In this way, a statutory demand is by no means proof of the insolvency of the company – its function is nothing more than to create a presumption in favour of such insolvency and thus define where the burden of proof lies in winding up proceedings.
So far this article has been dealing with statutory demands in circumstances where the debtor is a company. But what about when the debtor is an incorporated association?
Incorporated associations and section 459E statutory demands
The incorporated association is a common form of business structure used by charities and other not-for-profit organisations. Like companies, incorporated associations have their own legal personality and thus are able to incur debts and sue and be sued in their own name. However, unlike companies, there is no national legislation that governs incorporated associations. Rather, the legislation exists at the State and Territory level.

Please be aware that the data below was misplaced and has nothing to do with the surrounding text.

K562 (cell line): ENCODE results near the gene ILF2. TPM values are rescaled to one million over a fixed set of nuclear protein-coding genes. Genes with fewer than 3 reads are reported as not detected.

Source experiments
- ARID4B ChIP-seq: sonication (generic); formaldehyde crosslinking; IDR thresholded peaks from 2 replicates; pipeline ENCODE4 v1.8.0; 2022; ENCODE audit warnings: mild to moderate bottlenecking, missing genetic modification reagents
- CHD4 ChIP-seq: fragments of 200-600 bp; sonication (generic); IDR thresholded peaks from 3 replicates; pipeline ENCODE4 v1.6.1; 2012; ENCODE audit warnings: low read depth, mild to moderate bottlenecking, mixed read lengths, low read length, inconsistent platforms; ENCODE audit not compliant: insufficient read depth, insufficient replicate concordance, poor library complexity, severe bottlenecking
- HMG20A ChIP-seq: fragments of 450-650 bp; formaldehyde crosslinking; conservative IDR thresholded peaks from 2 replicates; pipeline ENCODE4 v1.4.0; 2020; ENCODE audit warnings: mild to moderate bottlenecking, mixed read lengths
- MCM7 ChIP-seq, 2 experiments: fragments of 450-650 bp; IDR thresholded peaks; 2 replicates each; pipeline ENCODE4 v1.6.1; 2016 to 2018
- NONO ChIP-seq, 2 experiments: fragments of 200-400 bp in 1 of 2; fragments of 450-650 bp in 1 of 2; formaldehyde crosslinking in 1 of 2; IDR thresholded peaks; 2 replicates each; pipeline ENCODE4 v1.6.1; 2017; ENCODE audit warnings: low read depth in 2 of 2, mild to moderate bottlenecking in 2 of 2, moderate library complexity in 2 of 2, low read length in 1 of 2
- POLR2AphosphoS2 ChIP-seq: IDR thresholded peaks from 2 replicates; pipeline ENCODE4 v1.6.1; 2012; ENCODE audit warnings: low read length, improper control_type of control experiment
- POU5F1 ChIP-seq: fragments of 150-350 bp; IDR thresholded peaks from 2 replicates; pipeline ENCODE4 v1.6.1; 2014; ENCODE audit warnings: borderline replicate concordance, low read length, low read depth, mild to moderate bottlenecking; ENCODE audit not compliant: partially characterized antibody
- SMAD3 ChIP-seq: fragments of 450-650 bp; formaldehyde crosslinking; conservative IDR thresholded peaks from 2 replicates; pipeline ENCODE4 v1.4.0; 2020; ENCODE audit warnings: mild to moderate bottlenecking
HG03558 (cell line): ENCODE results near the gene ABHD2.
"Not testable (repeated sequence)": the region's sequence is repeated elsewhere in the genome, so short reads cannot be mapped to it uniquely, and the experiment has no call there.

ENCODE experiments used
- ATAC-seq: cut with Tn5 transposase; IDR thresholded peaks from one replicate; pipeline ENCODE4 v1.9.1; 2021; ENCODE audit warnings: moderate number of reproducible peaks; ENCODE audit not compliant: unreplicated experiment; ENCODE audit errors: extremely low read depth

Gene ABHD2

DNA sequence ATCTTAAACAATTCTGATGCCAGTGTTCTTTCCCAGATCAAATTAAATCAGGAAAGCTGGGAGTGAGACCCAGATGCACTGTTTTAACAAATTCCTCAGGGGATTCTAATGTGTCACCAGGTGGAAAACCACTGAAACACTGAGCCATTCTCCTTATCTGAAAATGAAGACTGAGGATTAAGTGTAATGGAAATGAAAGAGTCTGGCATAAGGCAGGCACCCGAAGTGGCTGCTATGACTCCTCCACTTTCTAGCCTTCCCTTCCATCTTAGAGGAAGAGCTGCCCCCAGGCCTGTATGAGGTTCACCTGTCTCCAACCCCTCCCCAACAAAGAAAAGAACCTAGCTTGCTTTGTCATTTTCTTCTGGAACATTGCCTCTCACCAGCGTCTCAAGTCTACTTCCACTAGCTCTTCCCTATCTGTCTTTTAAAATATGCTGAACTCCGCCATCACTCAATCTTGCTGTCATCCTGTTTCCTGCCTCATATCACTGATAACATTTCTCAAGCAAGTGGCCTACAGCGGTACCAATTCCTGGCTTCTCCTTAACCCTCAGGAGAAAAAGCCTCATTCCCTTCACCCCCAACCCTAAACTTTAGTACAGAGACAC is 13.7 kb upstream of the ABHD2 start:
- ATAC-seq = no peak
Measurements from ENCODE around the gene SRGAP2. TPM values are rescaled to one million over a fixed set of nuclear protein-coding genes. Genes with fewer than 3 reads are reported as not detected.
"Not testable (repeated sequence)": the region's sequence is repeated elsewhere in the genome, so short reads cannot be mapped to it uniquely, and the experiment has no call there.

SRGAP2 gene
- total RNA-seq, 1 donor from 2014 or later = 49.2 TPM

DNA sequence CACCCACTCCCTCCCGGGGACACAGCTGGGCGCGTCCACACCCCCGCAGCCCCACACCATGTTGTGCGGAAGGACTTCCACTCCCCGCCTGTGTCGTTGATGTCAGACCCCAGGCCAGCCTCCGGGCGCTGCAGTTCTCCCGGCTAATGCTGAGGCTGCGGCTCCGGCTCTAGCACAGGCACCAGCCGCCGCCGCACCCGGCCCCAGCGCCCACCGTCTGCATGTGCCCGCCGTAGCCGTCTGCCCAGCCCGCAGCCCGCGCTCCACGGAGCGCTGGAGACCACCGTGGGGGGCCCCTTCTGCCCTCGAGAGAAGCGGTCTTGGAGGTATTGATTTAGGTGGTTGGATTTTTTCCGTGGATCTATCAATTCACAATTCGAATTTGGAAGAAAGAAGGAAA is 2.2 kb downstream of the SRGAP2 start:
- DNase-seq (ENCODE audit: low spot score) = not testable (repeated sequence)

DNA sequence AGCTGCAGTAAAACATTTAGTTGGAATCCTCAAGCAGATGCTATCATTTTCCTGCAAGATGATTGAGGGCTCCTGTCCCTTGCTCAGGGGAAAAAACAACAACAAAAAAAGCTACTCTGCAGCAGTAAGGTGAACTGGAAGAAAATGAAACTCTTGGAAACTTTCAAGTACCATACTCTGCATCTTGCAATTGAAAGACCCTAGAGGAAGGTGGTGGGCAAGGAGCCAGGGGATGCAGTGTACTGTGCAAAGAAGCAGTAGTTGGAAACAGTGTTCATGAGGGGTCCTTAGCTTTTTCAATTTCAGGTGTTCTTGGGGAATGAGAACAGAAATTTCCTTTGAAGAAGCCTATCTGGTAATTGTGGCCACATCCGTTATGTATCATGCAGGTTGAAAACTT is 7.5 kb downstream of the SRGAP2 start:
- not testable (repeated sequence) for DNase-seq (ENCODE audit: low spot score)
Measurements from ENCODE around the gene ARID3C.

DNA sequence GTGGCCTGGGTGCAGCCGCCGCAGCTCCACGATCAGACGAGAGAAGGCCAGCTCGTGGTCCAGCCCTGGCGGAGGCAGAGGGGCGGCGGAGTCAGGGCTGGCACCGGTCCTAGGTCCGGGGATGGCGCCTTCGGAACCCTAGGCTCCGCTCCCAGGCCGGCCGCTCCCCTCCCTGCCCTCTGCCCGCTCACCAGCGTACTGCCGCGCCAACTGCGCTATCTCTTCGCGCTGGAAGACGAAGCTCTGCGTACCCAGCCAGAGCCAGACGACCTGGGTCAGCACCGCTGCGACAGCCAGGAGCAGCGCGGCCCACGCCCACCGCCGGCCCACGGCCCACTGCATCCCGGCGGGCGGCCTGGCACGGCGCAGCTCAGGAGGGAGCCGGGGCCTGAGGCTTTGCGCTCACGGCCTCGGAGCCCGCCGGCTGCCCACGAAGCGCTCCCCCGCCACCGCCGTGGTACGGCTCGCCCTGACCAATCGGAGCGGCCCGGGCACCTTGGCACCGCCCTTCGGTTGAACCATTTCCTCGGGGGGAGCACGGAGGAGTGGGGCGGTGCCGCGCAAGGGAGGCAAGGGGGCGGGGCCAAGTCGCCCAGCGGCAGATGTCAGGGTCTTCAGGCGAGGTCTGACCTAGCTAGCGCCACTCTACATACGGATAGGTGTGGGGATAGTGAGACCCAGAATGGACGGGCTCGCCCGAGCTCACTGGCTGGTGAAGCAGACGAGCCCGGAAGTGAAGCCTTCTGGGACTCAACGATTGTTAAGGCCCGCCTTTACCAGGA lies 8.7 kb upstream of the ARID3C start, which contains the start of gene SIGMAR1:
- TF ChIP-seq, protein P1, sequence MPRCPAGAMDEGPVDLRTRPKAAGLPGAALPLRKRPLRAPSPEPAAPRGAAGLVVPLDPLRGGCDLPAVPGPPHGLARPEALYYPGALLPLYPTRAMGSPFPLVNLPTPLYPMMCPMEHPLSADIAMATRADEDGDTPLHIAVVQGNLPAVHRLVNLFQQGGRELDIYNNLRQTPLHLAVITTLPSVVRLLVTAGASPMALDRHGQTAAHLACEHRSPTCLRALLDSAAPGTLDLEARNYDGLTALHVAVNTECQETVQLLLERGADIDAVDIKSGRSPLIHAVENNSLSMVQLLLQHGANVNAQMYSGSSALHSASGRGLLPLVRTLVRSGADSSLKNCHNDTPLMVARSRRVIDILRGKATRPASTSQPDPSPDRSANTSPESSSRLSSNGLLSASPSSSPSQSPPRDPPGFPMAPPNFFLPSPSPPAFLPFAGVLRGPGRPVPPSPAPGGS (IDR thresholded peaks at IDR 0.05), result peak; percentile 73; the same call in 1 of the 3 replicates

On face value, section 459E only applies where the debtor is a company and this is certainly the case in most instances. For example, a section 459E statutory demand that is served on an association that is incorporated in New South Wales will be of no effect. However, the legislation governing incorporated associations in some states (for example, Victoria) gives effect to section 459E in relation to incorporated associations within those jurisdictions. In this way, a statutory demand that is served on an incorporated association in Victoria purportedly under section 459E will be effective.
Therefore, depending on the State or Territory in which an incorporated association is incorporated, a statutory demand served on it pursuant to section 459E may be effective.
Part 5.7 bodies and section 585 statutory demands
Under section 585 of the Corporations Act there is another statutory demand procedure that exists separately from that provided with respect to debtor companies under section 459E. Section 585 statutory demands apply to what are known as “Part 5.7 bodies”.
Part 5.7 bodies are defined under the Corporations Act to mean:
- Registered Australian bodies;